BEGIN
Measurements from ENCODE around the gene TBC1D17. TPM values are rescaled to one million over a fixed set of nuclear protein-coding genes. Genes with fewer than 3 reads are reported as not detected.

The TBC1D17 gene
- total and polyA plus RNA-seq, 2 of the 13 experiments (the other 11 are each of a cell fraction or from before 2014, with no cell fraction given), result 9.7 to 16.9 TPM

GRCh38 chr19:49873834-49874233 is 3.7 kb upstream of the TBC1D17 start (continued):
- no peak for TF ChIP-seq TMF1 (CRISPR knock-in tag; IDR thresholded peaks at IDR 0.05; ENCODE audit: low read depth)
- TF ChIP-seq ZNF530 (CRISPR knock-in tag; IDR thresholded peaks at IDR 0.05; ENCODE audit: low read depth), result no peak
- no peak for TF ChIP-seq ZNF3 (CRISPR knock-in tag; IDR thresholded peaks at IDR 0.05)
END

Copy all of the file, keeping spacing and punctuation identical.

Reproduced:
Measurements from ENCODE around the gene TBC1D17. TPM values are rescaled to one million over a fixed set of nuclear protein-coding genes. Genes with fewer than 3 reads are reported as not detected.

The TBC1D17 gene
- total and polyA plus RNA-seq, 2 of the 13 experiments (the other 11 are each of a cell fraction or from before 2014, with no cell fraction given), result 9.7 to 16.9 TPM

GRCh38 chr19:49873834-49874233 is 3.7 kb upstream of the TBC1D17 start (continued):
- no peak for TF ChIP-seq TMF1 (CRISPR knock-in tag; IDR thresholded peaks at IDR 0.05; ENCODE audit: low read depth)
- TF ChIP-seq ZNF530 (CRISPR knock-in tag; IDR thresholded peaks at IDR 0.05; ENCODE audit: low read depth), result no peak
- no peak for TF ChIP-seq ZNF3 (CRISPR knock-in tag; IDR thresholded peaks at IDR 0.05)